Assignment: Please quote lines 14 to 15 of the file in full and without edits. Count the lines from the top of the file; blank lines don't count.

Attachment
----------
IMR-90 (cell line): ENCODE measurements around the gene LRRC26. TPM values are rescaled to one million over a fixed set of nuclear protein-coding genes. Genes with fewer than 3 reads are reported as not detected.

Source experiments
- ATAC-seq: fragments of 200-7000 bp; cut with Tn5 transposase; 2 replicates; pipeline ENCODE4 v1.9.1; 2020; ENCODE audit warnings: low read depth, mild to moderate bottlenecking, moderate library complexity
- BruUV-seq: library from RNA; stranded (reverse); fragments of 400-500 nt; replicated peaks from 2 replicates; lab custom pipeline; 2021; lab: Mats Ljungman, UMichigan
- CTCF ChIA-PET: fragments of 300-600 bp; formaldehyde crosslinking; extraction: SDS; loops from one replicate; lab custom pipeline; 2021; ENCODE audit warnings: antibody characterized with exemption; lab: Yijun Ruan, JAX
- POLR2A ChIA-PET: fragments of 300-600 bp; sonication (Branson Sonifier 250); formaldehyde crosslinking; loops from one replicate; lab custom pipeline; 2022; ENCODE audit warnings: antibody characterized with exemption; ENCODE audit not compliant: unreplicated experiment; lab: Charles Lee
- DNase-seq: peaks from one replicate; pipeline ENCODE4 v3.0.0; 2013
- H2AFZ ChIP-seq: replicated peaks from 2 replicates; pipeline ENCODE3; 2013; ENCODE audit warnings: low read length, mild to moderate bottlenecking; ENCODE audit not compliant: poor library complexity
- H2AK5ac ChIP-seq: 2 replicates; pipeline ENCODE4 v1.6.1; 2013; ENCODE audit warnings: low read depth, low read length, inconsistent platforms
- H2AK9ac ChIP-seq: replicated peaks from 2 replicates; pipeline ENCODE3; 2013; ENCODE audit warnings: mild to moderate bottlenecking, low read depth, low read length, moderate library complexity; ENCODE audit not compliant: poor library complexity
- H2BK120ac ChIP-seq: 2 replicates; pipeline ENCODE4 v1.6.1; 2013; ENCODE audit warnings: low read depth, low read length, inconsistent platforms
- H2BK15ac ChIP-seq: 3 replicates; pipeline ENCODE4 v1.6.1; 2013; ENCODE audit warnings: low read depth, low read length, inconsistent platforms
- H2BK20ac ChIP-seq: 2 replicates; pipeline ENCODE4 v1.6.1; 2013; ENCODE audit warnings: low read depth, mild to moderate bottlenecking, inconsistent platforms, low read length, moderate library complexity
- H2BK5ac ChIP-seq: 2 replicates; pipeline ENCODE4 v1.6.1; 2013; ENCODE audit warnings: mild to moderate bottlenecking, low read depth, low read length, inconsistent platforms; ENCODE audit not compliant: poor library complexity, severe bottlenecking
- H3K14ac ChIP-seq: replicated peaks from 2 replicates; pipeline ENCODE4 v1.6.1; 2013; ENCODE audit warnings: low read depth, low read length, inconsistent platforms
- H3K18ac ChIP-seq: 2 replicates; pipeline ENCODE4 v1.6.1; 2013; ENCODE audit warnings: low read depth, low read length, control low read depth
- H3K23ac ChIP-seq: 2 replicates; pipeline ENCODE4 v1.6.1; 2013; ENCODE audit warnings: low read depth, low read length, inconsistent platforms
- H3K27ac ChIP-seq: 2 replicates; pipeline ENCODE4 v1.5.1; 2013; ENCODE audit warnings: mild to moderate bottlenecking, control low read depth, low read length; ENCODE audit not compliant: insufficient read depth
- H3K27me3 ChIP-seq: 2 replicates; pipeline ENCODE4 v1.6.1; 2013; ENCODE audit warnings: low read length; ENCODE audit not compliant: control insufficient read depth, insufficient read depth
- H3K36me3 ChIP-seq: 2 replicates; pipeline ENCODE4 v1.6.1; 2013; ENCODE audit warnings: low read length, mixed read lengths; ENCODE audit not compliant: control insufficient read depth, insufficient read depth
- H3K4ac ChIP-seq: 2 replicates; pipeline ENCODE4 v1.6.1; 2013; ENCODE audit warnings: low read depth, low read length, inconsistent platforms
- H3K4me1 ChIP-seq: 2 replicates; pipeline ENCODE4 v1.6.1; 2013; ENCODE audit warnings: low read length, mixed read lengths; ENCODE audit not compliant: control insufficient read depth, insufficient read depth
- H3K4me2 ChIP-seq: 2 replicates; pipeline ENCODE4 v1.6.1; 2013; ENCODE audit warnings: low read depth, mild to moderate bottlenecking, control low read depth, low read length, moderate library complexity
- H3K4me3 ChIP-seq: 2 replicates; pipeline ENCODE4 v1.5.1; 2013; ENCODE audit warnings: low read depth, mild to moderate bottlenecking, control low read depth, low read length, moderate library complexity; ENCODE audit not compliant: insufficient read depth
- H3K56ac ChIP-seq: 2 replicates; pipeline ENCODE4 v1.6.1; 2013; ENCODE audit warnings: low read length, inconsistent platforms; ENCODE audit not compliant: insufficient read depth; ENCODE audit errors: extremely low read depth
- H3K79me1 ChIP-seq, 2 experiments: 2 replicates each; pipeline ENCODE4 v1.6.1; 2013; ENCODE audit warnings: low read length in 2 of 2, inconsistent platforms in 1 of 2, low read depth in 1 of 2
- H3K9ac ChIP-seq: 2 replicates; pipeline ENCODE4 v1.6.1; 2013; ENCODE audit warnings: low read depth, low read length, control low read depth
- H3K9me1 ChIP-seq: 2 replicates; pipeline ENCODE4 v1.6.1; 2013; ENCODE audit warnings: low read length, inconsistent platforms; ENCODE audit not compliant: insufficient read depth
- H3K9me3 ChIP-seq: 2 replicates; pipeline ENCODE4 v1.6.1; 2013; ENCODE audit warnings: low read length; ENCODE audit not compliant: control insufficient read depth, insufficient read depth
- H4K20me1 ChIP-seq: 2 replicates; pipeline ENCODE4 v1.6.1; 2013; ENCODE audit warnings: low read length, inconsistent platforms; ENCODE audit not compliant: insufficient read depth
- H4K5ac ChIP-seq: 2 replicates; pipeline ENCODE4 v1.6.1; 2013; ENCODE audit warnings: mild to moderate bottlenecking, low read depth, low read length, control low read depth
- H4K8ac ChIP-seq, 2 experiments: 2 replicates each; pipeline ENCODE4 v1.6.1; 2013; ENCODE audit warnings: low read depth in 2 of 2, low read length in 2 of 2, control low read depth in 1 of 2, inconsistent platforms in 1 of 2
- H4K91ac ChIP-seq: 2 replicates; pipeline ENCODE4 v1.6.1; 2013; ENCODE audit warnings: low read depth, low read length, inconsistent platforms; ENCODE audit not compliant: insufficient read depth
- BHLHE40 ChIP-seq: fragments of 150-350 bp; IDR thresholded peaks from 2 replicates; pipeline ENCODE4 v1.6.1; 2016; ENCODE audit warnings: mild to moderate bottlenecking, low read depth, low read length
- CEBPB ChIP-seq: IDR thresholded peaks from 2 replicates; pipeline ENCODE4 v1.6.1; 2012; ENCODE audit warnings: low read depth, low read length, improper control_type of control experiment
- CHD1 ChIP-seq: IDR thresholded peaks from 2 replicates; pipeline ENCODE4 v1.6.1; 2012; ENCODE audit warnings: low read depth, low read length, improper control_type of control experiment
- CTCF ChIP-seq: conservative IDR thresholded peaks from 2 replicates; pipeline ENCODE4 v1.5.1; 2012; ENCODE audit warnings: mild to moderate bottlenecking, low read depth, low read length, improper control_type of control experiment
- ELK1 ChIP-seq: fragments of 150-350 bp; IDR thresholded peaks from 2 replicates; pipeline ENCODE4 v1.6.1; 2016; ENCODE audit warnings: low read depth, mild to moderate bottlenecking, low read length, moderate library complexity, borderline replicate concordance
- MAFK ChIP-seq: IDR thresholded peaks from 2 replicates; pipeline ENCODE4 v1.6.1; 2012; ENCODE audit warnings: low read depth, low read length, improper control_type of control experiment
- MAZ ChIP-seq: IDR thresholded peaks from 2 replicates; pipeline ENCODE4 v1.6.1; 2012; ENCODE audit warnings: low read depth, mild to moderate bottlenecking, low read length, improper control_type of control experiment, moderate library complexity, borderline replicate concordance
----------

- H2BK5ac ChIP-seq: 2 replicates; pipeline ENCODE4 v1.6.1; 2013; ENCODE audit warnings: mild to moderate bottlenecking, low read depth, low read length, inconsistent platforms; ENCODE audit not compliant: poor library complexity, severe bottlenecking
- H3K14ac ChIP-seq: replicated peaks from 2 replicates; pipeline ENCODE4 v1.6.1; 2013; ENCODE audit warnings: low read depth, low read length, inconsistent platforms